His first architectural work was Kingswood House, Sydenham, in 1892, and he established his own practice in 1894. His first fully independent work in 1896 were offices in Old Street, for Messrs Bovril Ltd. He formed a partnership in 1896 with James A. Stewart (1865 or 6 – 1908) and Edwin Alfred Rickards (1872 – 1920). As Lanchester, Stewart and Rickards, in 1897 the firm won the competition to build Cardiff City Hall. Lanchester was editor of the Builder from 1910-12. In 1912, he visited India and prepared a report on the planning of New Delhi as well as preparing plans for Madras. In 1914 he was one of the founder members of the Town Planning Institute in London. He formed a new partnership in 1923, Lanchester, Lucas & Lodge, with Thomas Geoffry Lucas and Thomas Arthur Lodge. He was appointed Professor of Architecture at University College London, and in 1934 Lanchester was awarded the Royal Gold Medal of the Royal Institute of British Architects. WORKS: Cardiff City Hall, Cardiff Law Courts, Methodist Central Hall, Harrogate Hospital, Parkinson Building, Leeds University, The Town Hall Deptford, London, (etc)

    (I live near Leeds University and it really his an impressive building)

    Further information on the Stockton War Memorial Architect;

    Henry Vaughan Lanchester was born in London on 9 August 1863 the son of Henry Jones Lanchester and was articled to his father in 1879. Thereafter he sought wider experience in the offices of Frederick James Eedle, Thomas William Cutler and George Campbell Sherrin, taking classes at the Royal Academy Schools and the Architectural Association, gaining the Aldwinckle Travelling Studentship and passing the qualifying examination in 1888, and winning the Owen Jones Studentship in 1889 – 90. He was admitted ARIBA on 18 November 1889, his proposers being Cutler, Stephen Salter and Aston Webb. In 1896 Lanchester formed a partnership with James S Stewart and Edwin Alfred Rickards. Stewart, born in 1866, had also been in Sherrin’s office and had studied at the Royal Academy Schools and had an equally distinguished record winning the Academy’s Gold and Silver Medals. Edwin Alfred Rickards, born in 1872, was first articled to Richard John Lovell, but like Lanchester, he moved to Frederick Jones Eedles and after a spell with Dunn and Watson, also to Sherrin’s where he renewed contact with Lanchester and met Stewart; from there he went to Leonard Stokes’s office until invited by Lanchester to join them in partnership. The firm came into immediate prominence by winning the third premium in the Edinburgh North British competition and then in the following year by winning the Cardiff City Hall and Law Courts competition.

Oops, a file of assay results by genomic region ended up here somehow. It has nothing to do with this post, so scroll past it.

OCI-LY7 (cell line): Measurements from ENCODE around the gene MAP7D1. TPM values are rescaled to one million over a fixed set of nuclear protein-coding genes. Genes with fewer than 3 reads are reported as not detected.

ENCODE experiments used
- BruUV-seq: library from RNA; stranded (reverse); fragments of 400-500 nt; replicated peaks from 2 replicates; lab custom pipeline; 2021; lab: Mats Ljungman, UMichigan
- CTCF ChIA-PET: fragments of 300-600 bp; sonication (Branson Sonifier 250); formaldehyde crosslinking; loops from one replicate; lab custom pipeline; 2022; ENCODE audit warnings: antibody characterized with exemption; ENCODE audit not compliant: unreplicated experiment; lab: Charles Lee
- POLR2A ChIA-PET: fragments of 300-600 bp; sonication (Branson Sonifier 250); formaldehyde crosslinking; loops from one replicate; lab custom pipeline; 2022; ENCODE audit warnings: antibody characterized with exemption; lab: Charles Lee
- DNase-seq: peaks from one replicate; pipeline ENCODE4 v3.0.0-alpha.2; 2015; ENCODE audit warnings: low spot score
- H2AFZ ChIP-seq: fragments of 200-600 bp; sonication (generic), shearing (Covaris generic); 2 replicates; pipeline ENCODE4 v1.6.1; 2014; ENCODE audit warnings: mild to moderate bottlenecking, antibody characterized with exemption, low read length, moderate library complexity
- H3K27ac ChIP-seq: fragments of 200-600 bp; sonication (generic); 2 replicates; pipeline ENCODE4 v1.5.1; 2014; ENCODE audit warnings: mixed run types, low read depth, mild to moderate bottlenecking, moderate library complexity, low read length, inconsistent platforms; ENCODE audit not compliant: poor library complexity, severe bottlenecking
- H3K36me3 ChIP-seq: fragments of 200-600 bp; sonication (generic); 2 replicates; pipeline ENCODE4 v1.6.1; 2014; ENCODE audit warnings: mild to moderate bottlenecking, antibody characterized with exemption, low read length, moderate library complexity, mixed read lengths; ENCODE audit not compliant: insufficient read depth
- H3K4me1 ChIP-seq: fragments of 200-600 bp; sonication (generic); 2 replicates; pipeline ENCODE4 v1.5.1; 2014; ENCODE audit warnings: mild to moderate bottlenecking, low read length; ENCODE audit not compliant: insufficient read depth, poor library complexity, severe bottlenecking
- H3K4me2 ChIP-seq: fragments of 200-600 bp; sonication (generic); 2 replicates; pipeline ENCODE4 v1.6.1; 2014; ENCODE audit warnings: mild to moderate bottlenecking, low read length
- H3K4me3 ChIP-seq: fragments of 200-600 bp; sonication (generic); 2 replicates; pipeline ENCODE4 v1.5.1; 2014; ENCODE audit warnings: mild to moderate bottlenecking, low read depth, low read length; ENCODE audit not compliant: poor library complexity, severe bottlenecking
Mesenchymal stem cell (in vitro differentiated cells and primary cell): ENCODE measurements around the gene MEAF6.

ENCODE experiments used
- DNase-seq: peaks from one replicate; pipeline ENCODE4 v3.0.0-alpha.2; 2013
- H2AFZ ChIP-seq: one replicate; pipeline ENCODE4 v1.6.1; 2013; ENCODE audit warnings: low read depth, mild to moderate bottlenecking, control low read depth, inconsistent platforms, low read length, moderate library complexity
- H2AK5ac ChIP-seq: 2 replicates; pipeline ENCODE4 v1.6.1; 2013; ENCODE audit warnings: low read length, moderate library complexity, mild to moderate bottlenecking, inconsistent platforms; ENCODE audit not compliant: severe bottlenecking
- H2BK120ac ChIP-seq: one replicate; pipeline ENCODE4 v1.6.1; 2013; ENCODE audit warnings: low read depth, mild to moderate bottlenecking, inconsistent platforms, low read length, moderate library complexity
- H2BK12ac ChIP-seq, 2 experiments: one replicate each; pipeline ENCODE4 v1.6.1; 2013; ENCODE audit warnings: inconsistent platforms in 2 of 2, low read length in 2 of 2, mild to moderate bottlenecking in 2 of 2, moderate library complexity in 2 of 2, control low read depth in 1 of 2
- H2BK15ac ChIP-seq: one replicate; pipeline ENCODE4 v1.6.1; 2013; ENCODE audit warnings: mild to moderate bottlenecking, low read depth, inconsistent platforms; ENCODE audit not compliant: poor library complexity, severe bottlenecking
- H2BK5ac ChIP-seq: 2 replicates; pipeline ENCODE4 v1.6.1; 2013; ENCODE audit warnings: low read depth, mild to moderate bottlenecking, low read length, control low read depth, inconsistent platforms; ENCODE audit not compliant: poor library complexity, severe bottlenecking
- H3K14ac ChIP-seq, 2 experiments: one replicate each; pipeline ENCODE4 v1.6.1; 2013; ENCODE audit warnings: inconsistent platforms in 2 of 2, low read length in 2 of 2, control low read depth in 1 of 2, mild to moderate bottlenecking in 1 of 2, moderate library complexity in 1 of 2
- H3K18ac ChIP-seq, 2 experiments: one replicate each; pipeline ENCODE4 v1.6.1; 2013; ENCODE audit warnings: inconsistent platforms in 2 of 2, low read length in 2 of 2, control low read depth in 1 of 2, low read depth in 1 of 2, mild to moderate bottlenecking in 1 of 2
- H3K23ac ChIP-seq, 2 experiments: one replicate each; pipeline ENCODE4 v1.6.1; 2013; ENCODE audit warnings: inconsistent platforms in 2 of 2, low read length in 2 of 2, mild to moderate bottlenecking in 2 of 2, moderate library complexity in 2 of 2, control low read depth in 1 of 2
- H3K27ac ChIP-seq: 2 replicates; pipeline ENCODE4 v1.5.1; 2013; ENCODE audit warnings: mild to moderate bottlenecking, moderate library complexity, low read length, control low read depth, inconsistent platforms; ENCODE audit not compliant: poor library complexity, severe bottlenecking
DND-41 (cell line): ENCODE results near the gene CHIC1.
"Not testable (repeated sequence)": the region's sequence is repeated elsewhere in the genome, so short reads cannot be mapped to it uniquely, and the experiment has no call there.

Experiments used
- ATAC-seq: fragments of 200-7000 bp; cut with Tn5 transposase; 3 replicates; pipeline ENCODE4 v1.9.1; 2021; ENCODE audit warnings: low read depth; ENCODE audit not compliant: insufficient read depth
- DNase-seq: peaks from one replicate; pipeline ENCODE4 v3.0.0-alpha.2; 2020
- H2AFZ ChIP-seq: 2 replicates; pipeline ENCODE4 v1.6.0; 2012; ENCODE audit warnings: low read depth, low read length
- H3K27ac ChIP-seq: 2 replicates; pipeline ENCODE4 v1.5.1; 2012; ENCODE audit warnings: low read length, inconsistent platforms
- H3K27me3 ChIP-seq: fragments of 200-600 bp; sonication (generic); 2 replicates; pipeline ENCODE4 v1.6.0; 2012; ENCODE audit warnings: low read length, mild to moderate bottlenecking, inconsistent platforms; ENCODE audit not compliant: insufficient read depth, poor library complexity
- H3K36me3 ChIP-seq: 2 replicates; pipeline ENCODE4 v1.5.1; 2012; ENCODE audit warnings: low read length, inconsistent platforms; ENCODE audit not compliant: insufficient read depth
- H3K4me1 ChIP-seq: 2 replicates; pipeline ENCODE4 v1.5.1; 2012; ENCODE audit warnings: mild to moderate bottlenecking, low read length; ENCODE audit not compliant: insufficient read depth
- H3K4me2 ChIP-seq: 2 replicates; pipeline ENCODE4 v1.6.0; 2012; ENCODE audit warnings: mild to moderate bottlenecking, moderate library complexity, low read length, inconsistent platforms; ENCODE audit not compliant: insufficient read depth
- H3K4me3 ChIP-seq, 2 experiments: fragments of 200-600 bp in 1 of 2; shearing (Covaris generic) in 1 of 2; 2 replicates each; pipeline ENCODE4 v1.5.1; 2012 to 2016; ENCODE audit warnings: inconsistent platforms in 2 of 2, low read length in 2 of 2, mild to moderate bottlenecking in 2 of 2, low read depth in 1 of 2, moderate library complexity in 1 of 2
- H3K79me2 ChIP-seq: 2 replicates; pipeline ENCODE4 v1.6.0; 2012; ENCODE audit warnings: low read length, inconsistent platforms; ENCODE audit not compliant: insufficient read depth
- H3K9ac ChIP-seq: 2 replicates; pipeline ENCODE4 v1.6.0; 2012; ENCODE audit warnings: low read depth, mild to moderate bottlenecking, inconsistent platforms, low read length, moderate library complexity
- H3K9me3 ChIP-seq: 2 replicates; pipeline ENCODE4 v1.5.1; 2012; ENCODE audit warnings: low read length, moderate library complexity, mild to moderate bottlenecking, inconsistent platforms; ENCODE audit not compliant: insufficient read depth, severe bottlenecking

Stewart never sought admission to the RIBA and died tragically early on 3 August 1904, the firm then becoming Lanchester and Rickards. In 1912 Lanchester went to India to report on a site for New Delhi and the replanning of Madras and other Indian cities and acquired a large practice there. Rickards, who had suffered from indifferent health since a near collapse from overwork in 1913 looked after the London office. He volunteered for military service in 1916 but was invalided out after three months. He became seriously ill in 1919 and died in Bournemouth on 29 August 1920. Because of Rickards’ illness Lanchester took Thomas Geoffrey Lucas into partnership in 1919 and in 1923 Lucas’s former partner Thomas Arthur Lodge. Lanchester died on 16 January 1953 in London.


  4. What a work of art this is, it must be one of the most attractive War Memorials in Britain, it’s a great pity it was not placed prominently in the middle of the High Street, close to the Town Hall. Whoever made this should have been engaged to carve ‘The Cenotaph’ in White Hall, London.